Irina tries to behave “as a Greek woman” entirely sharing all the family’s practices and discourses. For example, she reacted negatively, together with all the family, to her brother-in-law’s decision to marry an Albanian woman. Her aspiration “to be a Greek” is expressed in that she fully supports practices connected to the status of daughter-in-law: she dresses herself as a rural married woman preferring dark colors, she prepares both everyday “simple village food” and holiday dishes, except for bread, which Irina’s mother-in-law bakes every week, and so on.

Mainly Irina speaks about the Greeks as “us.” Her Rusoponti friends say that Irina speaks Greek better than they do, as a “natural Greek.” She has never aspired to independence. Her current lifestyle suits her completely. She holds great respect for her husband; at least, I did not hear any disrespectful words from her concerning Tanos. She also speaks respectfully of her husband’s relatives (excluding her brother-in-law’s wife of Albanian origin). She visits Russia once every 2 to 3 years, but the main aim of her travels to Russia is the question of real estate. During Irina’s years spent in Greece, her mother and brother both died of alcoholism. Their houses are the subject of a longstanding dispute between Irina and her sister. Irina tries to travel to Russia without children but sometimes she has to take her little babies with her.

4.4 Analysis of Irina’s case

As I have already mentioned, Irina prefers to remain silent about matters concerning her Russian family, and at first glance, this nondisclosure may be characterized by the situation of nonidentity as one of Schneider’s informants put it ([2]: 168). However, I would note that the nondisclosure plus negativity forms a certain discourse on identity, which serves as a referent antithesis in Irina’s search for a “happy life.” In this sense, the respect and regard that Irina demonstrates toward her parents-in-law are determined not only (and not so much) by a technique of appropriation of Greekness but also by the direct influence of the discourse on Irina’s parental family. For example, in viewing her parental family as a negative model, Irina is an initiator of banning any consumption of alcohol (including beer) in her family (to be exact, anywhere on the household premises) which involved my family as well. She justifies the ban by saying that her children do not have to become alcoholics. All the members of the household support this ban. At the same time, Irina is barely concerned about drinking outside the house. It was interesting to note that even on her father-in-law’s celebration day, where many guests were present, there were no alcoholic drinks on the tables.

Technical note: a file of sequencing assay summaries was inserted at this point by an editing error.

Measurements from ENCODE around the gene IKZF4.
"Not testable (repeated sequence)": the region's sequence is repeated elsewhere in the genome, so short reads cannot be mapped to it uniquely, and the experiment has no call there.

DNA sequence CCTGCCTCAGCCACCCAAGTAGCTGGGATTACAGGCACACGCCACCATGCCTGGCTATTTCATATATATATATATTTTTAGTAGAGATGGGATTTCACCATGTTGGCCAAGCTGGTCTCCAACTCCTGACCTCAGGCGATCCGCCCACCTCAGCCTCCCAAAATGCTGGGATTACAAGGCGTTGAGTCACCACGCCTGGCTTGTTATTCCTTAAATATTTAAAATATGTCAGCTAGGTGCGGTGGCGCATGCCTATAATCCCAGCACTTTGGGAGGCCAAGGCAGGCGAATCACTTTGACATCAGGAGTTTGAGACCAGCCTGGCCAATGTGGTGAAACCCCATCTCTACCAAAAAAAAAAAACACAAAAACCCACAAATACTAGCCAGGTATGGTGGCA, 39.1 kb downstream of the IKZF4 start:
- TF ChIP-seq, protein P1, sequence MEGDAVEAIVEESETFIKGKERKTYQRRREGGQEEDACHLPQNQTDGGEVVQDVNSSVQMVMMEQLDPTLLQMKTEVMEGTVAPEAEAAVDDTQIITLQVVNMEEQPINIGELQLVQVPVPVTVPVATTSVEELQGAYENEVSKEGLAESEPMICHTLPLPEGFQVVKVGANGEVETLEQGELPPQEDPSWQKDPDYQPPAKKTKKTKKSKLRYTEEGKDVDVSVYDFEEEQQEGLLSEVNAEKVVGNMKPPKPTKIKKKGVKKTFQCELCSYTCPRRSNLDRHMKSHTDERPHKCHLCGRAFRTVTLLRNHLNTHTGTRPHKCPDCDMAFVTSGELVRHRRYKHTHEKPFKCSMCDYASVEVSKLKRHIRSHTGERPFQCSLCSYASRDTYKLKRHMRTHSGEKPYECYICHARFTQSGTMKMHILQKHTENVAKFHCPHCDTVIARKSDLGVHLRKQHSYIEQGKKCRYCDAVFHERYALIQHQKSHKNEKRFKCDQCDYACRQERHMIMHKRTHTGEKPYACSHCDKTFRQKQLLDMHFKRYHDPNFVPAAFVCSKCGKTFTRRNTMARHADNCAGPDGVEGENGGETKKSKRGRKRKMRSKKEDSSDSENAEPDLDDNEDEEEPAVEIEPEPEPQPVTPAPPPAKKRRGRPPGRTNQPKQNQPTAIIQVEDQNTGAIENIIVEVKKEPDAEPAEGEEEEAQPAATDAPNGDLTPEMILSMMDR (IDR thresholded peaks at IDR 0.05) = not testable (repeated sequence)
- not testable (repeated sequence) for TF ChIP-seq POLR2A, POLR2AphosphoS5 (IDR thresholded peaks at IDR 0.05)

The fact that Irina has an experience of life in Russia and, moreover, in a Russian village, has played a positive role in the process of her integration into the Greek rural family. That is, her identity is formed as anti-identity (we should not talk about non-identity, though) on the discursive level, but she had villager’s identity on the level of practices.